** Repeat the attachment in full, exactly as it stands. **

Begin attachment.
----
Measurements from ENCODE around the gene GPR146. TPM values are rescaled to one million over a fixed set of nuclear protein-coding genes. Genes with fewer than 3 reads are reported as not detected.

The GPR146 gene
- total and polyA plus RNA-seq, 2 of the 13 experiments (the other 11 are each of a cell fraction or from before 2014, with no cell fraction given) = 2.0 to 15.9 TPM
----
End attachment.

Measurements from ENCODE around the gene GPR146. TPM values are rescaled to one million over a fixed set of nuclear protein-coding genes. Genes with fewer than 3 reads are reported as not detected.

The GPR146 gene
- total and polyA plus RNA-seq, 2 of the 13 experiments (the other 11 are each of a cell fraction or from before 2014, with no cell fraction given) = 2.0 to 15.9 TPM